by Rob Hines
Sometimes they make you feel like a genius, and sometimes they make you consider giving up your writing career and finding a secluded tribal village where you can hide. If you've ever cursed at a book reviewer through your computer monitor, I have some bad news for you. They may piss you off, but online book reviews aren't going anywhere.
Before TV, before radio, before every modern advertising medium, there was only one way to know what goods and services were best.
|What's that guy saying about me?|
Word-of-mouth. The great-great-great-grandfather of the Amazon Customer Review.
People asked friends, family, neighbors, and marauders from nearby villages for advice when making purchases and that was how marketing happened until modern media made it easier for merchants to spread their messages.
So here we are in good old 2013 in an overwhelming ocean of media. Even a Hoosier yokel like me can consume an obnoxious amount of marketing messages without ever talking to another person. There's no need for me to seek out another opinion when I can learn everything I need to know about a product from the comfort of my couch.
But I do it. Most of us do it. I'd even bet you've done it.
Anyone who's made a purchase on Amazon has likely ventured into the murky waters of the Customer Reviews section just for a little backup before clicking Add To Cart. It's a behavior that has been ingrained in our hunting and gathering habits for millenia. Our prehistoric ancestors conserved their time and energy by asking for advice on the best places to hunt or find the best vegetation, and now we're trying to conserve time and money by eavesdropping on the opinions of others before buying stuff. And that stuff includes books.
Most books cost money. Reading costs time. To expect someone to commit to investing in your book without doing at least a little research is a bit unrealistic. Readers will ask around, learning if anyone they know has read your stuff. If they get no response, the next logical step is TO THE INTERWEBS! A simple search of your name and "author" or "books" will bring back any website, blog or other internet destination where people are talking about you. Hopefully the chatter is generally positive, which will at least help the buyer like you, and that's a step in the right direction. The real moneymaker comes with a multitude of positive reviews of your writing. When a consumer sees that a sufficient number of other like-minded human beings approve of your work, they're suddenly much more likely to plunk their money down for your life's work.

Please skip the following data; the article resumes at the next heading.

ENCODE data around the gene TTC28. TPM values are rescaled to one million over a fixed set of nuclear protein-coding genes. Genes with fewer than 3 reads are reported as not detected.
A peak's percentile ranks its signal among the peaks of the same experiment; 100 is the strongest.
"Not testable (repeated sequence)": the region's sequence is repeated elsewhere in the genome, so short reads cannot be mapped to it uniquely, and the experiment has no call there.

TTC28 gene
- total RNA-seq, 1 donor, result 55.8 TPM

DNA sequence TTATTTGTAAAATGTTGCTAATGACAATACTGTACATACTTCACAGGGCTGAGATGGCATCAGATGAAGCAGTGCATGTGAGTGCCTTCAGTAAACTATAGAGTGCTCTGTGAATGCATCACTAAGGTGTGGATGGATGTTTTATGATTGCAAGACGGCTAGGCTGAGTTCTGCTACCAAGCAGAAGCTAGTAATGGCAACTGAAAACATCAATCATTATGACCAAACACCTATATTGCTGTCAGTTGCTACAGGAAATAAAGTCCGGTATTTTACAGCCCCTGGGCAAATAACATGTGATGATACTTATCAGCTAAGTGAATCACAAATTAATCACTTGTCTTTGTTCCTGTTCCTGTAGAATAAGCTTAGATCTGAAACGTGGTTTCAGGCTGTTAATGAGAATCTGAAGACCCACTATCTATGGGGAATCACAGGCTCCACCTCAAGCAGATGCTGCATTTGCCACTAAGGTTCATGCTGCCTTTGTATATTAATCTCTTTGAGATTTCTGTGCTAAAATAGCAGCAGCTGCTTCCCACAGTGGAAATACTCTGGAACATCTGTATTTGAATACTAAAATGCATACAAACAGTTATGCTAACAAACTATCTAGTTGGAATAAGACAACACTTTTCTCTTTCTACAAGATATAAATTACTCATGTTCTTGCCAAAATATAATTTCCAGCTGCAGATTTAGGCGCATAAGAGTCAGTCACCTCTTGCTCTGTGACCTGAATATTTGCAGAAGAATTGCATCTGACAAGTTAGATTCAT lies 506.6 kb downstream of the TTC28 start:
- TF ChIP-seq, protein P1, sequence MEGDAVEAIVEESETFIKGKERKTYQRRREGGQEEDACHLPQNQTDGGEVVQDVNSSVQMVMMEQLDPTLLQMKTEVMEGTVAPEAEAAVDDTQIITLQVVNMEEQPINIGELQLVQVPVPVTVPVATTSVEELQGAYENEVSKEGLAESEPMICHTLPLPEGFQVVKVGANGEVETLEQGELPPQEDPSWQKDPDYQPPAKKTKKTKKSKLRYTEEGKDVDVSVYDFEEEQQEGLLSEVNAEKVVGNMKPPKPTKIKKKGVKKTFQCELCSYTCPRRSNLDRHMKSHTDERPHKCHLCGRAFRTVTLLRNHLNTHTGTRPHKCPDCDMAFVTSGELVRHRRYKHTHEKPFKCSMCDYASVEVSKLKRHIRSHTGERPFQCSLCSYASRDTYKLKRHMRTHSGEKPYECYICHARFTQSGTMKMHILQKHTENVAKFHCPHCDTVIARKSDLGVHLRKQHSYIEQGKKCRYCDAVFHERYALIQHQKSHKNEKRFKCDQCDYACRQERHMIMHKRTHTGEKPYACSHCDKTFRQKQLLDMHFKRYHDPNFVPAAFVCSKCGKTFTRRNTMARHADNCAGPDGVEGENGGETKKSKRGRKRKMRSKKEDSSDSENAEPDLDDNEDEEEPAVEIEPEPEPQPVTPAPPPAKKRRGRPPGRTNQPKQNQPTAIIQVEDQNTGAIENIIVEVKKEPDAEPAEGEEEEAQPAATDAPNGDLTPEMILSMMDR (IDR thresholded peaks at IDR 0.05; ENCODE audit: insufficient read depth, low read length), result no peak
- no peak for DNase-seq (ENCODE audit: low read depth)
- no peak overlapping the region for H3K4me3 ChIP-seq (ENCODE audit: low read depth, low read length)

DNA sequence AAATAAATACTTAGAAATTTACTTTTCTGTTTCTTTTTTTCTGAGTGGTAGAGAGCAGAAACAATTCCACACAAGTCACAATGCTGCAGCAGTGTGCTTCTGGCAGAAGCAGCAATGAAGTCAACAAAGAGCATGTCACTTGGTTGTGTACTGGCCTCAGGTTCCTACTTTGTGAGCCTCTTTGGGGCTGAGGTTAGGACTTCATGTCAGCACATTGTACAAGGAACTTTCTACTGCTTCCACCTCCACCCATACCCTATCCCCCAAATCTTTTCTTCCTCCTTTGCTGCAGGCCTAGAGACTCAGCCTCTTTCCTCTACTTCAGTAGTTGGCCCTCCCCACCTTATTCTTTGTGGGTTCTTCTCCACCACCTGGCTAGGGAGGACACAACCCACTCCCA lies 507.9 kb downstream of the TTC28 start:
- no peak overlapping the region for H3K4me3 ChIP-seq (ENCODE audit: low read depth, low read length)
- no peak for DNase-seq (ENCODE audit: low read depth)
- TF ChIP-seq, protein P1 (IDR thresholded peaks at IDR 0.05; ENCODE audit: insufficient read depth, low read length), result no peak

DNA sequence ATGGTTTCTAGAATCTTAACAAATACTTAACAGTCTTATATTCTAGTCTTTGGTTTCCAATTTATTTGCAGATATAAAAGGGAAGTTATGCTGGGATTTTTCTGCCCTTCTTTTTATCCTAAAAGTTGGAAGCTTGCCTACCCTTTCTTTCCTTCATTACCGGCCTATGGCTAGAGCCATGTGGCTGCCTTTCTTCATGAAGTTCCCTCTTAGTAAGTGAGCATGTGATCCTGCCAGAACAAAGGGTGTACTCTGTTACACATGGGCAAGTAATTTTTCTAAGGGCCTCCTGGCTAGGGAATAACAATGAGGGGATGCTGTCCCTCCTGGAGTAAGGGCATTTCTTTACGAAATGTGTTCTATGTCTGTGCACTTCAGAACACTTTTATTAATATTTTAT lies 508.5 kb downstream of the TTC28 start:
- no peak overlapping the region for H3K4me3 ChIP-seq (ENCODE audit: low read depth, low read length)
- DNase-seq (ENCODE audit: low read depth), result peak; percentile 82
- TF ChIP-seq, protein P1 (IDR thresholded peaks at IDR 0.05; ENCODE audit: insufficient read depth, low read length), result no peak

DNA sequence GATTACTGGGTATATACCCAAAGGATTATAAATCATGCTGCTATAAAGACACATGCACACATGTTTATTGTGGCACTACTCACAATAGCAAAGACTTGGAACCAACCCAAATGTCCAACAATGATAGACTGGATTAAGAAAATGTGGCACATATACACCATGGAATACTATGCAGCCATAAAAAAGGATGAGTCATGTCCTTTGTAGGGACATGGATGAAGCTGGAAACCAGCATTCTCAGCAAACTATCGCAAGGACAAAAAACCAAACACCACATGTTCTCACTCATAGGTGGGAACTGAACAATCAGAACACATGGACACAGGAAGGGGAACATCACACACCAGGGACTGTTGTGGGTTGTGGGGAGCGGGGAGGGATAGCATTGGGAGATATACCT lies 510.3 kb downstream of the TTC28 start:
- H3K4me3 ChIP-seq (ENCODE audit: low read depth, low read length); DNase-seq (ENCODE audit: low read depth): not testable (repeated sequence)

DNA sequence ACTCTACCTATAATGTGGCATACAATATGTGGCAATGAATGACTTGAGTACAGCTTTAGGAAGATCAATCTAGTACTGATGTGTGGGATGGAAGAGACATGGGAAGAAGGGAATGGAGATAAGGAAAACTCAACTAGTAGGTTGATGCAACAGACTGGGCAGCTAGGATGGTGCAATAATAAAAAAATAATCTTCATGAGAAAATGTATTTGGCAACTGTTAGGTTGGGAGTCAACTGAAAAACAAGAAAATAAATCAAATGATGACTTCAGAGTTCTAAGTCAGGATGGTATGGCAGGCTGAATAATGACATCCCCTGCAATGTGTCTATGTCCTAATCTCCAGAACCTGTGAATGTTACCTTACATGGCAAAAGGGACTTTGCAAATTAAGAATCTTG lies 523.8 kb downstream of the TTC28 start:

Prove it, you say? Okay, here are the numbers:
- 52% of consumers surveyed in the 2012 Local Consumer Review Survey said positive online reviews make them more likely to patronize a local business
- 72% of consumers said they trust online reviews as much as personal recommendations (and books are ALWAYS being reviewed online)
- According to recent Weber Shandwick study, shoppers put more value on consumer reviews over expert reviews by a 3 to 1 margin!
Consumers are talking to each other, and they're also listening to each other much more than you may think. Each online book review becomes part of the collective conversation that is creating your image for potential readers. Sure, there are bound to be some rough reviews at times, but it's just part of the marketing machine that's been around since the first Neanderthal panned a cave painting for not showing enough creative thought.
At least we, as modern writers, are lucky enough to watch those conversations happen in real-time. It gives us the chance to evaluate the opinions and make adjustments where necessary. It also gives us those special moments to revel in our awesomeness when reviewers actually have something nice to say.
You know, like when a blog reader leaves positive comments below an article (cough, cough).
Let's welcome the online book review as a necessary and even (gasp!) helpful part of our growth as writers. We can appreciate the lumps we take as opportunities for evolution, and our reward for this acceptance will be the increasing amount of electronic adulation that is sure to follow.